29 Apr 2016

NZ First calls for more action on velvetleaf

1:33 pm on 29 April 2016

New Zealand First is urging the government to boost its biosecurity response and do more to search for invasive pest weed velvetleaf.

Velvetleaf in flower

Velvetleaf in flower Photo: Supplied / Waikato Regional Council

Velvetleaf came in to the country in contaminated fodder beet seed and has been found in Waikato, North Canterbury, Central Otago, Southland, Whanganui, Ruapehu and Horowhenua districts.

New Zealand First's list MP based in Invercargill, Ria Bond, has called on Minister for Primary Industries Nathan Guy to activate Enhanced Taskforce Green to help in the search and help prevent the weed spreading further.

The ministry says it has found velvetleaf on more than 100 properties throughout the country.

Ria Bond

Ria Bond Photo: FACEBOOK

Enhanced Taskforce Green can be activated during adverse events and involves teams of unemployed locals paid to help out.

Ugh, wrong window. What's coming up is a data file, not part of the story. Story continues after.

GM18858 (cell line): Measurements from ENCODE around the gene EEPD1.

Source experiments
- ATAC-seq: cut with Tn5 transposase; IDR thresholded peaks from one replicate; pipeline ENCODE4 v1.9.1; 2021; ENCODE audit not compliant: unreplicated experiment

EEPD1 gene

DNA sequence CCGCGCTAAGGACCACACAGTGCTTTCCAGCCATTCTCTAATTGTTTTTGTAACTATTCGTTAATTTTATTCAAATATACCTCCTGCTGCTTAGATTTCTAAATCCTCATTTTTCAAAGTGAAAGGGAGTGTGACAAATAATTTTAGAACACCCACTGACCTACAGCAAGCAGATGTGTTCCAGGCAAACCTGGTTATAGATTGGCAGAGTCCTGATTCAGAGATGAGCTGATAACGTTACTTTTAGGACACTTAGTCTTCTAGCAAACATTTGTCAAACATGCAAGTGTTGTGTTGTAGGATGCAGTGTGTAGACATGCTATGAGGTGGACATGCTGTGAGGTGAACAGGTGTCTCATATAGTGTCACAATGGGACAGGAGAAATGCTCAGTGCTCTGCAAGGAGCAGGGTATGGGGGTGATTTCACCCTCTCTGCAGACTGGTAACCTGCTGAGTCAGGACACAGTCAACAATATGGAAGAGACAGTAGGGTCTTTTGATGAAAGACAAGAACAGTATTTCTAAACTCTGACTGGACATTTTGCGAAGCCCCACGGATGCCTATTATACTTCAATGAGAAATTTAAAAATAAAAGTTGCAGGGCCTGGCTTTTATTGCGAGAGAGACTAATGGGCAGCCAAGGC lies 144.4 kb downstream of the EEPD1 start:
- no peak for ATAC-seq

Velvetleaf was a "hot topic" with people throughout Southland worried about its future impact.

"What this velvetleaf does is it sucks out the nutrients to their crops that they're going to feed their cows on, so therefore it's going to have a knock-on effect," Ms Bond said.

"It can (also) sit there in (an animal's) belly and still compete for the nutrients...inside of the gut."

The weed stands well above a beet crop, and has distinctive large, velvety, heart-shaped leaves.

Velvetleaf seeds can remain viable for up to 60 years.

However, the Minister for Primary Industries said there was no need to activate Enhanced Taskforce Green to help in the search and destroy mission for velvetleaf.

Mr Guy said the only remaining searches were in Southland and the Southland Regional Council was aiming to complete them by the end of today.

"With the completion of inspections, we are moving into the next phase which is the development of a long term management plan for velvetleaf," Mr Guy said.

"The aim of this strategy is to contain and potentially reduce the spread of this pest, and eventually move towards elimination in some areas if possible."

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